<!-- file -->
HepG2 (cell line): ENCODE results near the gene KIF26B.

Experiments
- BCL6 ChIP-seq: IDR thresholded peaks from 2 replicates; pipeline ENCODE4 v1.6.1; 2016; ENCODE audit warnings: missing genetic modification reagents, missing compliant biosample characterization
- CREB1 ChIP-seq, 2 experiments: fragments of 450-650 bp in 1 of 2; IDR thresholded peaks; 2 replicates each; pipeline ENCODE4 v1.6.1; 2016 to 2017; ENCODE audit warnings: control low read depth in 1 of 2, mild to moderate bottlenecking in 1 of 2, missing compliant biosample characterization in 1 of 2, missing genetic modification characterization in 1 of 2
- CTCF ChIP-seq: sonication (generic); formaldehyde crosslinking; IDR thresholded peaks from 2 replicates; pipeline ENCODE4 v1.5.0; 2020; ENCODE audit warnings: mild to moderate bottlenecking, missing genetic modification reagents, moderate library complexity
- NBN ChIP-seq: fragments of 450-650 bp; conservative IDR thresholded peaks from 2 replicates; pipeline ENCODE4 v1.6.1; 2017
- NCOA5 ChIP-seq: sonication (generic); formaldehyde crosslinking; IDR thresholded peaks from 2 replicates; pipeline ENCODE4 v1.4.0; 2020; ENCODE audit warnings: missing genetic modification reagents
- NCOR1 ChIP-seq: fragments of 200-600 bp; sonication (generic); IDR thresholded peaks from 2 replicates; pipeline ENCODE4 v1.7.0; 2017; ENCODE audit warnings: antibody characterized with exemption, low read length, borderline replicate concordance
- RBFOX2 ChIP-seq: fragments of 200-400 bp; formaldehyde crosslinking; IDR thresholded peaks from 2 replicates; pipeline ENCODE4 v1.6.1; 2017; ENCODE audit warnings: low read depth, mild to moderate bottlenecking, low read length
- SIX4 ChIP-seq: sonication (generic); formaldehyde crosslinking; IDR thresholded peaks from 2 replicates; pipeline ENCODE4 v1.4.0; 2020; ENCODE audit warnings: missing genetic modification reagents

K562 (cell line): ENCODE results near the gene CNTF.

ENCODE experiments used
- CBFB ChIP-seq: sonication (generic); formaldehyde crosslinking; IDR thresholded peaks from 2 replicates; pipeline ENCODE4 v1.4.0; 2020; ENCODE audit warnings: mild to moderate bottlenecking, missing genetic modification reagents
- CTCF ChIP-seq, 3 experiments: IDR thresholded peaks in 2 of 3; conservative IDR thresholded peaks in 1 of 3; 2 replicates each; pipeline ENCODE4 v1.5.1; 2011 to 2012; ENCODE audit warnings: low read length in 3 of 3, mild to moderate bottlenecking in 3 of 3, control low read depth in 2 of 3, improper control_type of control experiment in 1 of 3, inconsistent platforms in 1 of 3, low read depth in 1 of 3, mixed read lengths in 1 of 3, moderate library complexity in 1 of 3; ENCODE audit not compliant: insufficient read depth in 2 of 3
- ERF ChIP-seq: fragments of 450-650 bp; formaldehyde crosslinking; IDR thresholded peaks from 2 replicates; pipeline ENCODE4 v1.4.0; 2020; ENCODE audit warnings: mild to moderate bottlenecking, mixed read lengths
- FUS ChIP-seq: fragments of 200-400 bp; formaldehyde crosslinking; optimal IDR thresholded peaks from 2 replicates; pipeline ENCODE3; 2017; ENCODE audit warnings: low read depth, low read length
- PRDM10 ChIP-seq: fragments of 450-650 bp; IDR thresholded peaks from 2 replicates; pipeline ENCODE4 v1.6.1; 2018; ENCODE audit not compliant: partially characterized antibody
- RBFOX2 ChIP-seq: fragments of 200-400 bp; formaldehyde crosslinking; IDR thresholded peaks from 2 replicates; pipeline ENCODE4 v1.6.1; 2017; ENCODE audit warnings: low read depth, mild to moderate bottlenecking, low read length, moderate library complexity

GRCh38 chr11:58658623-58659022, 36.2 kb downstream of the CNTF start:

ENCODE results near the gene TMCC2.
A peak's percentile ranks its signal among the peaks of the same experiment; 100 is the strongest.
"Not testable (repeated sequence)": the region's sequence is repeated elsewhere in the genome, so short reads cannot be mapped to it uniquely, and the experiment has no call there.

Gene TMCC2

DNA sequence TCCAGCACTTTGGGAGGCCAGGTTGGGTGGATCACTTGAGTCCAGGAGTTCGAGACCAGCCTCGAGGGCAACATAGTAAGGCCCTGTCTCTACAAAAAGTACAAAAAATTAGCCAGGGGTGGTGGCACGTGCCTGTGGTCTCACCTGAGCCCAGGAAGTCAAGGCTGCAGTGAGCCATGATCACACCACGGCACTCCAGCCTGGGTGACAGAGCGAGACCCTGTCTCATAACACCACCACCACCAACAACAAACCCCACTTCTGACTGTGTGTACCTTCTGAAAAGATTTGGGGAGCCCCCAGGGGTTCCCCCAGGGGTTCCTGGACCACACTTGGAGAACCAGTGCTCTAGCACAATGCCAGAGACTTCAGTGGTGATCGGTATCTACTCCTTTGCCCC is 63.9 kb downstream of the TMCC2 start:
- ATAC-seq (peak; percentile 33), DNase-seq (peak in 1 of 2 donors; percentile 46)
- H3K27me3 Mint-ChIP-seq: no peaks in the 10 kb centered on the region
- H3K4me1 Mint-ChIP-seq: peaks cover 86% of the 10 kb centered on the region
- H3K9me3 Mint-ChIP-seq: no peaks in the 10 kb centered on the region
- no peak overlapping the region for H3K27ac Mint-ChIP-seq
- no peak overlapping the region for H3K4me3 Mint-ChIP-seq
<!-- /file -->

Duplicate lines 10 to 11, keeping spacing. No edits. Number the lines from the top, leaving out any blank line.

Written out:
- SIX4 ChIP-seq: sonication (generic); formaldehyde crosslinking; IDR thresholded peaks from 2 replicates; pipeline ENCODE4 v1.4.0; 2020; ENCODE audit warnings: missing genetic modification reagents

K562 (cell line): ENCODE results near the gene CNTF.